Archive | October, 2011

Pumpkin pie

30 Oct


Pumpkin is versatile and is equally at home in a curry or a risotto. My favourite use of pumpkin is for a dessert, a childhood favourite pumpkin pie

Preparation time: 30 minutes
Cooking time: 60 minutes
Total time: 90 minutes
Serves: 12
Cost per person £0.35

Prices are based on and includes all sides


  • half medium pumpkin skinned and diced
  • 2 pints of milk
  • 150g caster sugar
  • 5 large eggs
  • 150g unsalted butter
  • 300g sifted plain flour
  • 1 vanilla pod
  • 1 star anise pod
  • 2 teaspoons lemon zest
  • A cup of cold water
  • A pinch of salt
  • Directions:

    First is the pastry, I urge you to make the pastry as far ahead of time as possible. Cube the butter and allow it to get to room temperature. Then rub into the the sifted flour until you have a breadcrumb consistency. You can use a food processor for this, if so do it with cold butter.
    The trick is you want to touch the pastry as little as possible. You can if you want at this point add a large spoon of creme fraiche to give the pastry an added richness but this is not important.
    Next add very cold water enough to bring the pastry together. I always do this by eye and be careful not to make the pastry to wet. Once you bring the pastry together either in the food processor or gently by hand flatten into a small disc wrap in cling film and refrigerate. The reason for wrapping or covering food is that you keep it free from contamination by other food. Pastry will quickly take on flavours from other uncovered foods in the fridge unless wrapped up. Just to clarify be careful with pungent food stuffs, onions for example once chopped need to be used not put back in the fridge uncovered for future use.

    Once the pastry is resting then you can move on to infusing the flavour into the pumpkin. Place the pumpkin in a saucepan and cover with the milk. Then deseed the vanilla pod and place in the saucepan adding the anise and lemon zest. Put on a low heat until the pumpkin softens, then takeoff the heat cover and leave to infuse as long as possible. Once the mixture has sat for a while infusing take out the vanilla pod, which you can wash dry and keep for flavouring sugar. Take out the star anise pod too and discard. Blend the the milk with the pumpkin and put to one side.

    Roll out your pastry on a floured cool surface, roll to a 2mm thickness then place in a greased flan tin. Do this process as quickly as possible I will post a video for help with this. Make sure you plug any holes with excess pastry. Put into a fridge for half an hour to rest. Cover the rested pastry with baking paper and some baking beads. Put on a flat tray and place in a pre heated oven at 180 degrees Celsius. Bake for fifteen minutes then remove the the baking beads and cook for an additional 5 to 10 minutes until the pastry is a light golden brown.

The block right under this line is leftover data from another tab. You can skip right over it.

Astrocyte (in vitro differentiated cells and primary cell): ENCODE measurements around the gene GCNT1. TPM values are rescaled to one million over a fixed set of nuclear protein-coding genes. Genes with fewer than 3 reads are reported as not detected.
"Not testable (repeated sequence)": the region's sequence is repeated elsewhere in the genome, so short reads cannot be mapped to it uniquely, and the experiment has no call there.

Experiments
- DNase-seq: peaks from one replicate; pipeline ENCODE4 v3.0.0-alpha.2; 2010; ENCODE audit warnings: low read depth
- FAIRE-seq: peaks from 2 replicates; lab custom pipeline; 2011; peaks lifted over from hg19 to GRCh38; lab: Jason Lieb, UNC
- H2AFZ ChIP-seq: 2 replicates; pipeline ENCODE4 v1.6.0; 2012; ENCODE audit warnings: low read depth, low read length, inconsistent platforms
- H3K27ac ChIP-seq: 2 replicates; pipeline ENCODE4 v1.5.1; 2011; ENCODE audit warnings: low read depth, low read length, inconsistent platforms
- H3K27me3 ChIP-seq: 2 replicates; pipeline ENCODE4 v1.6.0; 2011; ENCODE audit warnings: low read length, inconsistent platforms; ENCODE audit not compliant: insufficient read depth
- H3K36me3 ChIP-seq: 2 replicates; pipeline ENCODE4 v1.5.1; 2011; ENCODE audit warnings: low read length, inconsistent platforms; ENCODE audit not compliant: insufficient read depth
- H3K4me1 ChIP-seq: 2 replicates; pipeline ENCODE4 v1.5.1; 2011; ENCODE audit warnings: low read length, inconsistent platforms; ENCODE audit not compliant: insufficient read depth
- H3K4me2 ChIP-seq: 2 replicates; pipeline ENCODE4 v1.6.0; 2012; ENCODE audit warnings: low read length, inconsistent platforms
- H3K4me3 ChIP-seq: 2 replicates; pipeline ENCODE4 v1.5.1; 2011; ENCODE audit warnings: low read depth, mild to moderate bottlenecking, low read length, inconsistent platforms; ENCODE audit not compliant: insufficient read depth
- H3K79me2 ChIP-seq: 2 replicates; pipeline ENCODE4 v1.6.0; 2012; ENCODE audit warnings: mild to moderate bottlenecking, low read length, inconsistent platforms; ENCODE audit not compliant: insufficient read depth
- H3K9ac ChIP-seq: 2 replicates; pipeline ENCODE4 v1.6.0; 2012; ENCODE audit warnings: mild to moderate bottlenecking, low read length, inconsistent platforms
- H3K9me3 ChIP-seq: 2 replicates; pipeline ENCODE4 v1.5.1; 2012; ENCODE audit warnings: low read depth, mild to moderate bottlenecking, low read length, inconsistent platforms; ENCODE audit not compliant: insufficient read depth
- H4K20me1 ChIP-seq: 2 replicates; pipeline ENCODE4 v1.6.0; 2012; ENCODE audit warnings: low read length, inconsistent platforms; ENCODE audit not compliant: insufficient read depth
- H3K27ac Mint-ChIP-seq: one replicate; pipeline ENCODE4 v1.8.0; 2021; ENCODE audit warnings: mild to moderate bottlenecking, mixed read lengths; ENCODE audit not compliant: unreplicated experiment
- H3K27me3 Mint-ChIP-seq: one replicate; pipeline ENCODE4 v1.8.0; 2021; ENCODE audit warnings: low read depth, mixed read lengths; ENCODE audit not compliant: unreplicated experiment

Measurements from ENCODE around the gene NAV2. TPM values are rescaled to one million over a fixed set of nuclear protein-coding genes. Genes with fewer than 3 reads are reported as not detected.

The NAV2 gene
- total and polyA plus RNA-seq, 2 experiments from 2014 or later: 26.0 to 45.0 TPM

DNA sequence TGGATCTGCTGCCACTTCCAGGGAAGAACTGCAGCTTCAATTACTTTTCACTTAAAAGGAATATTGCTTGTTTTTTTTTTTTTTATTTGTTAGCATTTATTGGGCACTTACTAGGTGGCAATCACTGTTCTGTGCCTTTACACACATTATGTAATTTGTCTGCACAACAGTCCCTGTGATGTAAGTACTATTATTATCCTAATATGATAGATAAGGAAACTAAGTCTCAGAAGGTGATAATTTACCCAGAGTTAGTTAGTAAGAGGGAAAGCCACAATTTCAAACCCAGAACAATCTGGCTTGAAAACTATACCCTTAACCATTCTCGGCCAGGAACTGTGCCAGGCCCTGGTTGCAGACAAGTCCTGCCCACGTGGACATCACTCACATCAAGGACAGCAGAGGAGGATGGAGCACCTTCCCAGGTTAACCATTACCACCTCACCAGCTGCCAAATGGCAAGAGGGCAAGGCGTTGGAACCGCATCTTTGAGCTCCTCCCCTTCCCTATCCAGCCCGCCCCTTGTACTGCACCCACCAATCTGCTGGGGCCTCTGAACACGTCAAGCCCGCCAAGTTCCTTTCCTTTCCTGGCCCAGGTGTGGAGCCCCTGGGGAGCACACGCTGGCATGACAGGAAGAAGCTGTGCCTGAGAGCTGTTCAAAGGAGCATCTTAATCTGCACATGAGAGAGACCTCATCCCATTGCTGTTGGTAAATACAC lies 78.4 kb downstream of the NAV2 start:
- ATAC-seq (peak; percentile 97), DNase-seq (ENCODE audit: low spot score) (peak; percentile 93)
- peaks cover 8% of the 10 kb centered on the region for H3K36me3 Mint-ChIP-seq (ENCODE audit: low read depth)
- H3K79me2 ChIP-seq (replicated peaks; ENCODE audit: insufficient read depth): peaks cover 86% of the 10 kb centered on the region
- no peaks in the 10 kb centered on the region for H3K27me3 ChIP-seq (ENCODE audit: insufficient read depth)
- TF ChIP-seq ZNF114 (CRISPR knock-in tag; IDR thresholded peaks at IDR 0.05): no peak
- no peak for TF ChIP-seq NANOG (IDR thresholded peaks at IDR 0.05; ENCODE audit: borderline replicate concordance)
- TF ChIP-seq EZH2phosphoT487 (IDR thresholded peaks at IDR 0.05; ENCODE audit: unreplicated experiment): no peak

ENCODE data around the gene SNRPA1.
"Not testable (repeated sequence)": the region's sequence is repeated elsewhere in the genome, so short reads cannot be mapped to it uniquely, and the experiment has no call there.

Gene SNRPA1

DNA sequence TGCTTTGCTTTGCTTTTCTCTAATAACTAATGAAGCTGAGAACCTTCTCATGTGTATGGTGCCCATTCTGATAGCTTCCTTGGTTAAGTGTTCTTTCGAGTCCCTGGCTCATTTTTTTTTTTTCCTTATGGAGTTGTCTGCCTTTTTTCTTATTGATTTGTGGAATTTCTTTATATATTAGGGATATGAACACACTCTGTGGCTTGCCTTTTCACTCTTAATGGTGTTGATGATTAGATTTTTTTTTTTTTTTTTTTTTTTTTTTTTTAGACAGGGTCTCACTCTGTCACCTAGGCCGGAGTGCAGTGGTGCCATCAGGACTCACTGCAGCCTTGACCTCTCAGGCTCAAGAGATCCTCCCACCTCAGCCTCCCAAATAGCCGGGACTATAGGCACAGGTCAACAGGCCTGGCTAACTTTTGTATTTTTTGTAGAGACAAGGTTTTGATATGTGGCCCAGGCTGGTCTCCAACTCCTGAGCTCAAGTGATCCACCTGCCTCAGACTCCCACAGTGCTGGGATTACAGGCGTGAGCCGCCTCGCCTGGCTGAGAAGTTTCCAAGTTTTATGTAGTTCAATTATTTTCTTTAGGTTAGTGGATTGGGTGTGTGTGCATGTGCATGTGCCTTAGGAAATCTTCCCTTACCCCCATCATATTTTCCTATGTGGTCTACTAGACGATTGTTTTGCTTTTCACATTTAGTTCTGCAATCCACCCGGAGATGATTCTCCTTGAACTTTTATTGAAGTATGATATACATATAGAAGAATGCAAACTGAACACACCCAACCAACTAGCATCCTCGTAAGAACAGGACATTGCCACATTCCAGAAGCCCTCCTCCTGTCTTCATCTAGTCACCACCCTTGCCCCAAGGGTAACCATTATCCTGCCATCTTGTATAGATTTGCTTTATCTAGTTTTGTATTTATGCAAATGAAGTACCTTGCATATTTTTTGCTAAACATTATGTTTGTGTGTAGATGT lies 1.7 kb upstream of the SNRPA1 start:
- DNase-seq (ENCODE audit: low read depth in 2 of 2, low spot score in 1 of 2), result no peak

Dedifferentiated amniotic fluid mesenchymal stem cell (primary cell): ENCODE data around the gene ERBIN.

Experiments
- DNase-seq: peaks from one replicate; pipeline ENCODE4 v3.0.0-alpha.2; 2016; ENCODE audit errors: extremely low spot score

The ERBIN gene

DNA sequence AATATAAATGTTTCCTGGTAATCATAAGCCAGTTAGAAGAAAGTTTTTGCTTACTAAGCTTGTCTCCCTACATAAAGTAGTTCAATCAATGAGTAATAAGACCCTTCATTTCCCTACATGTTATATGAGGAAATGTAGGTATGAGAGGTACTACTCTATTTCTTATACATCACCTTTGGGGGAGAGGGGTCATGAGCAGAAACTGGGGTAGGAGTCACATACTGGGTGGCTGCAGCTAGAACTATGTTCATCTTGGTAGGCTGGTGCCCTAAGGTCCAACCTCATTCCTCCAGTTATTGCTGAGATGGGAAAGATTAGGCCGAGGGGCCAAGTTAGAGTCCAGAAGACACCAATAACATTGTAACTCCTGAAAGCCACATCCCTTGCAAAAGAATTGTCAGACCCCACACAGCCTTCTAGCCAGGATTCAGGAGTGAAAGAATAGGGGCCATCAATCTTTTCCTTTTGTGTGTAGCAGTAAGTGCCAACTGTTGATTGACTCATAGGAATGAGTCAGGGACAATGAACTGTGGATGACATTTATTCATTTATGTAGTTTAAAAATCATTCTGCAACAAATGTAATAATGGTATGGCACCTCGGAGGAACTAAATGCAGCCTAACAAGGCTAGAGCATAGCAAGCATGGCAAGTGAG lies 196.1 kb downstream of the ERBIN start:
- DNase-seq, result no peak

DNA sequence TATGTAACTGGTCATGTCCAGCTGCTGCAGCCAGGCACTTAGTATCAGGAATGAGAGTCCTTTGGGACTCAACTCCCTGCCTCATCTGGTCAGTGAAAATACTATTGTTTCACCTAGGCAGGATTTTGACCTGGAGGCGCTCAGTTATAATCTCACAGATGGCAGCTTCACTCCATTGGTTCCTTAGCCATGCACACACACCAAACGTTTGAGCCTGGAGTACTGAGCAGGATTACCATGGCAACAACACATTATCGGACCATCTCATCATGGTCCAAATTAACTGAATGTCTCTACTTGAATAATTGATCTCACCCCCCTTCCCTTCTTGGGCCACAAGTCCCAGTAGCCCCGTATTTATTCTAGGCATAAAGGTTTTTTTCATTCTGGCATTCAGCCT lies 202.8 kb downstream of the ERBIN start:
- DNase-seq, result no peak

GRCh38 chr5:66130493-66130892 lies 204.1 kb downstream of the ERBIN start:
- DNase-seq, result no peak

Whilst your pastry cooks in a Pyrex bowl whisk the eggs into the sugar and add the pumpkin mixture. Then make a ban Marie like so and place on a heat and get the mixture warm not boiling, but warm ready to pour in the pastry case.


    Turn your oven down to 120 degrees Celsius and slightly pull the pie case from the oven and gently pour into warmed pumpkin mixture directly into the pie casing. The reason the tray is underneath your flan tin is just in case of leaks and as a guide. This is why it is very important to plug any holes in the pastry before cooking. Bake the pie for roughly an hour making sure you check it by gently shaking it to check if the mixture is solidifying for decreased wobbles.

    Once ready turn the oven off and open slightly and allow pie to cool in the oven. The reason for this is it won’t get shocked and crack by a sudden change in tempreture, do not cut it hot! Then serve with a dollop of creme fraiche. Try and eat in one sitting, if not set aside and cover with a tea towel and eat later that day do not put pastry in the fridge it ruins it by making it claggy. As the butter turns solid again, the best pastry is eaten at room temperature on the day it was made ;o)


    Pumpkin and cumin soup

    24 Oct


    Pumpkin is In season at the mo and as your probably busy carving a face in one as we speak for Halloween. I thought I might give you a few helpful hints on using all that tremendously tasty pumpkin flesh.

    Preparation time: 30 minutes
    Cooking time: 30 minutes
    Total time: 60 minutes
    Serves: 4
    Cost per person £0.77

    Prices are based on and includes all sides


  • half medium pumpkin skinned and diced
  • 2 pints of milk
  • 200g of shallots sliced
  • 4 Maris piper potatoes peeled and sliced
  • 3 carrots peeled and sliced
  • 1 stock cube
  • 2 peeled garlic cloves
  • 2 knobs of butter and a teaspoon of olive oil
  • 2 bay leafs
  • 2 teaspoons of cumin seeds
  • 1 chilli sliced finely
  • Directions:

    First of all cover the pumpkin in the milk with the bay, cumin and garlic. Bring the milk to the boil, then simmer until the pumpkin softens slightly. Take off the heat cover saucepan and place to one side to allow the the flavour of the cumin to enthuse into the pumpkin.

    Meanwhile you will need to make the flavour base for the soup. This is done by by sweating off the shallots with the butter and oil in a saucepan big enough to hold your soup. Once the shallots get translucent add the carrot, chilli, and potato. Add the stock cube dissolved in a cup of hot water and stir.